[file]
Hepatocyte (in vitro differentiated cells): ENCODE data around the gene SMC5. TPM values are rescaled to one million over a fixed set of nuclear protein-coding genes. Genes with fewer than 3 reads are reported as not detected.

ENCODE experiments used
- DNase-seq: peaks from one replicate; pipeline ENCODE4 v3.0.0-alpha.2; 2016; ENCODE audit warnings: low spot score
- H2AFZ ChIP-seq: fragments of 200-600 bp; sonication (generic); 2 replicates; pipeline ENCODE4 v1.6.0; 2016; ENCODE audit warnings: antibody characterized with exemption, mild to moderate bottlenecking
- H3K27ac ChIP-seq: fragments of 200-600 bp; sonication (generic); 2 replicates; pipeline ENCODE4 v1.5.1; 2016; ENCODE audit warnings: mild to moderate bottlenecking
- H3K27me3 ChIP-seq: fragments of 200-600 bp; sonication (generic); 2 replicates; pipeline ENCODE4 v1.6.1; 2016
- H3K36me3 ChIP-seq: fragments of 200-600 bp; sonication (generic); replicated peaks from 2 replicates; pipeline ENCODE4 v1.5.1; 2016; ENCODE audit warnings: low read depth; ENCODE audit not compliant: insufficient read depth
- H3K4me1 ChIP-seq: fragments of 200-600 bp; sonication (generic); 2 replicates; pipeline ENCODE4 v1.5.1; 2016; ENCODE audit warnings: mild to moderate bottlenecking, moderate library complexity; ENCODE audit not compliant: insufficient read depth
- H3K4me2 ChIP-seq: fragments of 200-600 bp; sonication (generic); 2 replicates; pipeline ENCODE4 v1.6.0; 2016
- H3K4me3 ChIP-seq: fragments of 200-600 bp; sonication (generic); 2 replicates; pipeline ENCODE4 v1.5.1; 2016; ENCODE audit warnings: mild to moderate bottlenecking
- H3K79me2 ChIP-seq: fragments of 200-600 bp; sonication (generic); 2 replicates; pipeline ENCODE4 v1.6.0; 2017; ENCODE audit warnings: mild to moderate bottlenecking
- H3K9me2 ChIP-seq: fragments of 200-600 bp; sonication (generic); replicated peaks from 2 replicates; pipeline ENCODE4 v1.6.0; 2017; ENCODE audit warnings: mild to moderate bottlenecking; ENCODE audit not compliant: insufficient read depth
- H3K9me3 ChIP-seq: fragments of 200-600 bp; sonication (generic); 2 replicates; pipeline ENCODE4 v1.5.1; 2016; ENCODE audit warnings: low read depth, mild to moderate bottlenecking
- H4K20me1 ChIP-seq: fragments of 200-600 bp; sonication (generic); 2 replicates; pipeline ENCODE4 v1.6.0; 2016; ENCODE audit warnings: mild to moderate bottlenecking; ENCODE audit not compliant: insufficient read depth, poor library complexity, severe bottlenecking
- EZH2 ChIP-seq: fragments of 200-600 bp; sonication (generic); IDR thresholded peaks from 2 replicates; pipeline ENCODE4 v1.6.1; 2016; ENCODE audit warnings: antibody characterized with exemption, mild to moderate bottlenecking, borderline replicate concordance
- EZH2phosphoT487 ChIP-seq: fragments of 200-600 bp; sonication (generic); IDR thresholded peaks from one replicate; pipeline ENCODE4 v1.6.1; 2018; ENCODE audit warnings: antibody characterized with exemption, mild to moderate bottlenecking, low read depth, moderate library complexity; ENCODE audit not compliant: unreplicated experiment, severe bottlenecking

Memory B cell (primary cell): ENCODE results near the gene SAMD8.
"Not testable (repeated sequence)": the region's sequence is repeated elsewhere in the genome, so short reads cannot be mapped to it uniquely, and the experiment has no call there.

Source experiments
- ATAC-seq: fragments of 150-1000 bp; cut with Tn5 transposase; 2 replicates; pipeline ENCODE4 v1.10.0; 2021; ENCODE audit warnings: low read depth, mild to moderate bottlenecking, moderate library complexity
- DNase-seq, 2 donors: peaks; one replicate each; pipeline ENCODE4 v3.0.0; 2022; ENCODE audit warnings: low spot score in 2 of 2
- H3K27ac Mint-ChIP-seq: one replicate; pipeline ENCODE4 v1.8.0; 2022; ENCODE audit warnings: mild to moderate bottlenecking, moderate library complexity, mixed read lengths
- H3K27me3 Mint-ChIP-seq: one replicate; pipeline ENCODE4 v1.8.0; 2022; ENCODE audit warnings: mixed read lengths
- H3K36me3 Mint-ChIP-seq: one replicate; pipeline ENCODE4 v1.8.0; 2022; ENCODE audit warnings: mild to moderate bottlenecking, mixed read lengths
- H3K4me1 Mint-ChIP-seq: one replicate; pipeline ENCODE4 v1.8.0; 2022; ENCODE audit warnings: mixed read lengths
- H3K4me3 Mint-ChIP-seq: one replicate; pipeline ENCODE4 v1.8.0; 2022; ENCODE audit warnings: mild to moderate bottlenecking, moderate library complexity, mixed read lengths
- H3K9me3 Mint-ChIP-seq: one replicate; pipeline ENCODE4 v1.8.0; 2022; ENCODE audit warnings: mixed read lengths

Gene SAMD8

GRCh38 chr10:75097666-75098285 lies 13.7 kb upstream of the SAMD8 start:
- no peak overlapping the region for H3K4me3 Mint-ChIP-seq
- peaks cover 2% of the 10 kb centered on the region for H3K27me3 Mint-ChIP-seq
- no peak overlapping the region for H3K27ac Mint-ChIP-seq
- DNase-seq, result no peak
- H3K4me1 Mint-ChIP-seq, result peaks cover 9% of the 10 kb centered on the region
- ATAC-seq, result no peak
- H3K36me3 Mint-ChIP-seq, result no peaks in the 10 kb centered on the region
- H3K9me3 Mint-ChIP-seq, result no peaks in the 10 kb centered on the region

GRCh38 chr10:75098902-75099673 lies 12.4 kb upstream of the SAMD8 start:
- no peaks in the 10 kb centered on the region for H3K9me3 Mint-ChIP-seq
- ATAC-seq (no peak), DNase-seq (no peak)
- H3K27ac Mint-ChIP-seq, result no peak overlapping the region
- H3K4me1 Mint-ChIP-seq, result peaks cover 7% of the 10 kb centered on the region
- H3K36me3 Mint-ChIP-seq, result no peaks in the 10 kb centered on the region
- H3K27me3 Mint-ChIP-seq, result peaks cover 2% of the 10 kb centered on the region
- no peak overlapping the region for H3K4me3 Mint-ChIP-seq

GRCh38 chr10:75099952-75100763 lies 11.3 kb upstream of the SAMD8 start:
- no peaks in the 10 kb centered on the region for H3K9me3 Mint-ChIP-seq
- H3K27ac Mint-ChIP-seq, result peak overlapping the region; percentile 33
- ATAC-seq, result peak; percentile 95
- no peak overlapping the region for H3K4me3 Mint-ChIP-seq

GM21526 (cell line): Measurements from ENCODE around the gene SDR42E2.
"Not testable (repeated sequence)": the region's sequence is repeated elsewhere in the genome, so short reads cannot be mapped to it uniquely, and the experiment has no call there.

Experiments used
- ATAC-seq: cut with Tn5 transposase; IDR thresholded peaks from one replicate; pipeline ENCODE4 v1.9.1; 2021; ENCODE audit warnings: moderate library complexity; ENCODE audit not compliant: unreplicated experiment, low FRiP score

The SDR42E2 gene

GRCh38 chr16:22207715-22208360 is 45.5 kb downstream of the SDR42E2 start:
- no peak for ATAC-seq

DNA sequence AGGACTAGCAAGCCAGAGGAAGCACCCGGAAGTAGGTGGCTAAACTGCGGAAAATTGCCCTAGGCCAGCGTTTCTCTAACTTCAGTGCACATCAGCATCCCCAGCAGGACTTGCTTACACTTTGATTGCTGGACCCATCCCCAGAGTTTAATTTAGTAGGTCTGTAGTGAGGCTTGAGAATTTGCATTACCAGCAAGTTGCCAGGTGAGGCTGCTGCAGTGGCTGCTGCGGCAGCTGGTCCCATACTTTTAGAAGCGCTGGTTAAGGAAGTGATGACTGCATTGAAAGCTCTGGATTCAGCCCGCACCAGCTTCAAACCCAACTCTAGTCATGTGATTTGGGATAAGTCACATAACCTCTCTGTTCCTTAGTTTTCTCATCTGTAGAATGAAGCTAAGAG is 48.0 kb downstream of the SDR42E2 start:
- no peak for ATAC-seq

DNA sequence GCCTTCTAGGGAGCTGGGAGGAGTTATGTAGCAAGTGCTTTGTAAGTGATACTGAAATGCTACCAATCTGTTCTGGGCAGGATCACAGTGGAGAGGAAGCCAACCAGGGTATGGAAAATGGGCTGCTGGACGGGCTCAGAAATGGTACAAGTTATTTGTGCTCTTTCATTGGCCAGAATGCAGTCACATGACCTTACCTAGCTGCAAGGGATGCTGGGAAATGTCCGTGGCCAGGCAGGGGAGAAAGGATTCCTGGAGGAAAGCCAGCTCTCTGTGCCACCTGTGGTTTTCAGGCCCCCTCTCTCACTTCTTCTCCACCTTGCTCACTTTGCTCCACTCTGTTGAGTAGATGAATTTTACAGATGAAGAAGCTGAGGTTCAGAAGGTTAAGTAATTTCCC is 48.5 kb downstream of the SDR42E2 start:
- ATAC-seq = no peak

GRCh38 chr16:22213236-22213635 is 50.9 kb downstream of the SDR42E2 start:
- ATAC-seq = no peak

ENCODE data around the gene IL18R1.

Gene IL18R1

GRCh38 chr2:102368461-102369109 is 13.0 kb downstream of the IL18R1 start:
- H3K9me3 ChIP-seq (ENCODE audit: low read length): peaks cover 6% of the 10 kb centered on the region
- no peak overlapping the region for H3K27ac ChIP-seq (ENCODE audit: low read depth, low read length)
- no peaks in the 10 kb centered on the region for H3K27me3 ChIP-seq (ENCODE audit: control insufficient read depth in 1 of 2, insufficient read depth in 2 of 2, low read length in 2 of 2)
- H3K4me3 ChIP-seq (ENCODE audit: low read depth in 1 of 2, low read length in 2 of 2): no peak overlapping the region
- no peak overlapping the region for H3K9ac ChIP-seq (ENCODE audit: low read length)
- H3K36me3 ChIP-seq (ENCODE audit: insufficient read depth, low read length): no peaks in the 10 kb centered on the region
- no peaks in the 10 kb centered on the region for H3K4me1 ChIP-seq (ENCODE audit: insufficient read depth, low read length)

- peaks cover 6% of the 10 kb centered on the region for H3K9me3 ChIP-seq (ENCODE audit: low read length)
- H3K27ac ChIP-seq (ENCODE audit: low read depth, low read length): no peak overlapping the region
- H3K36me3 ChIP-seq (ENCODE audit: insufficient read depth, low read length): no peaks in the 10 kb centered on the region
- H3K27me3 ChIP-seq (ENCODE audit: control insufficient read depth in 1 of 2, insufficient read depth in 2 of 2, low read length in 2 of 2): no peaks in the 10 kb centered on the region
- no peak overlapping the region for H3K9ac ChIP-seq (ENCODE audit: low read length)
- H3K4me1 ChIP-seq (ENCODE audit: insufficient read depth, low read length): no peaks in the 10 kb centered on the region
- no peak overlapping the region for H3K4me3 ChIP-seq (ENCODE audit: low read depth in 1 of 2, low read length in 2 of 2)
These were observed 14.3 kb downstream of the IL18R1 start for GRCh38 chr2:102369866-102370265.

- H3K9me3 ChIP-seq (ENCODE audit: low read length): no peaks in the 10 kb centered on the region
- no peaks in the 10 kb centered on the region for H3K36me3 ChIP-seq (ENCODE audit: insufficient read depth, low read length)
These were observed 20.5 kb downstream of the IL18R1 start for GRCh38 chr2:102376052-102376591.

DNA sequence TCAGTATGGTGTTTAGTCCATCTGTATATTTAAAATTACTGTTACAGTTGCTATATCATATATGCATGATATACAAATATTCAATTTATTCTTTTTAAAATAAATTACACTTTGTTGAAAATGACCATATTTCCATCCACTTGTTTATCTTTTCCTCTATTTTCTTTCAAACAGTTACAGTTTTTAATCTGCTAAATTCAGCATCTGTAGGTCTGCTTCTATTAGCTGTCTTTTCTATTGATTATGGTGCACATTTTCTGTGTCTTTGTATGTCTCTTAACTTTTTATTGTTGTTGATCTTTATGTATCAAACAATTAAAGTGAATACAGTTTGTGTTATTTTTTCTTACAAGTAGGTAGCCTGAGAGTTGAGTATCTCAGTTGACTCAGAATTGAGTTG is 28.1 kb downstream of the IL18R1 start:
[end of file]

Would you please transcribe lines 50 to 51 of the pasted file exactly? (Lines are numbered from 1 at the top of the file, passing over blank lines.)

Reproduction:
- no peak overlapping the region for H3K4me3 Mint-ChIP-seq

GM21526 (cell line): Measurements from ENCODE around the gene SDR42E2.